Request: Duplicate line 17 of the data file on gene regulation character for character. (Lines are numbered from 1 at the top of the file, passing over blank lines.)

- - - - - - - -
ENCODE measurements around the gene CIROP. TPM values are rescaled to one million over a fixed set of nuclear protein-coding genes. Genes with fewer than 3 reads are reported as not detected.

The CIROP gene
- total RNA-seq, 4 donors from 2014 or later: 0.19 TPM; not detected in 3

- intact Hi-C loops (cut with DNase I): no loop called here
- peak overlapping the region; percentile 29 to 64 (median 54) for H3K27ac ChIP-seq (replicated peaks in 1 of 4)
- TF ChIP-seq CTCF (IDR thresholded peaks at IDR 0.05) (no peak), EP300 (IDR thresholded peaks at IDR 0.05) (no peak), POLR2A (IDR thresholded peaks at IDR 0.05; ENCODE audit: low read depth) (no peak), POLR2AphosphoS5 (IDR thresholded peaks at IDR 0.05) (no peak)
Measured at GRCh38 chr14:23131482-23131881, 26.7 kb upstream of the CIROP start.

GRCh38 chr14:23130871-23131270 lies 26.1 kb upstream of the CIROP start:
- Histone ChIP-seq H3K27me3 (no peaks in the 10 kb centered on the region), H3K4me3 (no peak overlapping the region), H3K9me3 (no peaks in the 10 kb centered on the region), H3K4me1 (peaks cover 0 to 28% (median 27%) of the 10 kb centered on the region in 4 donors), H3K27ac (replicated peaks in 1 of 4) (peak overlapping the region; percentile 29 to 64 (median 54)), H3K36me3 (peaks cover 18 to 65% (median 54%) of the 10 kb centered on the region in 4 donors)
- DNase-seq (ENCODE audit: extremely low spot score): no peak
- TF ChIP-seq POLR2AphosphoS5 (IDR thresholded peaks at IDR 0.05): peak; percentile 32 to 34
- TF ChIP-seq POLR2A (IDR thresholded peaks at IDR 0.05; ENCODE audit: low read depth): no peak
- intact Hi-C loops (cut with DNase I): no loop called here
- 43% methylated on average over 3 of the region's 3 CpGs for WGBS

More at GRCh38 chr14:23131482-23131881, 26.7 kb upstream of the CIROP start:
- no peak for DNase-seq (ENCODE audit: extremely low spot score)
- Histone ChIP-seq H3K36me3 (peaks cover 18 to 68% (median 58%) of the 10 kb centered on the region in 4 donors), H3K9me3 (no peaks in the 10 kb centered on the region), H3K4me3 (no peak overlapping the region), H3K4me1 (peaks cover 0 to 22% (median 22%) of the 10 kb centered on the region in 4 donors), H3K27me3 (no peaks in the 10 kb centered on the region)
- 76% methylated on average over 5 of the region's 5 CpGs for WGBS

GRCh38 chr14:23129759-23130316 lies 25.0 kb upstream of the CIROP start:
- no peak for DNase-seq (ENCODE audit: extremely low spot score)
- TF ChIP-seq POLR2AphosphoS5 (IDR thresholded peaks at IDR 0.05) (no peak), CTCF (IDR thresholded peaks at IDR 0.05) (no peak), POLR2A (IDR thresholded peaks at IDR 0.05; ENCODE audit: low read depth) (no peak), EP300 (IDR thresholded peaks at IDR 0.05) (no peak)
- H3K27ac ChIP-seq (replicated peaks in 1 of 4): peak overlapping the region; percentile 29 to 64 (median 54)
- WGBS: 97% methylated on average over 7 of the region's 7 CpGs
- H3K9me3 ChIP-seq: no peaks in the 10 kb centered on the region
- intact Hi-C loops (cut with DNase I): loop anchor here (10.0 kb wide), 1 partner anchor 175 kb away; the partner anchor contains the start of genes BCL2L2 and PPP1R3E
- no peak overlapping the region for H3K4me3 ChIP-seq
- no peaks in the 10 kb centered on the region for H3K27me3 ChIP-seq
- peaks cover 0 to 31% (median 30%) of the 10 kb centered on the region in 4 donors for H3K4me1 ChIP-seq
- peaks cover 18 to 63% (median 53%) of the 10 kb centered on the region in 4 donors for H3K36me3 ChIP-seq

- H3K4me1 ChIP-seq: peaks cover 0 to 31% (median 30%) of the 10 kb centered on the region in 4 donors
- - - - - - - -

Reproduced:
- Histone ChIP-seq H3K36me3 (peaks cover 18 to 68% (median 58%) of the 10 kb centered on the region in 4 donors), H3K9me3 (no peaks in the 10 kb centered on the region), H3K4me3 (no peak overlapping the region), H3K4me1 (peaks cover 0 to 22% (median 22%) of the 10 kb centered on the region in 4 donors), H3K27me3 (no peaks in the 10 kb centered on the region)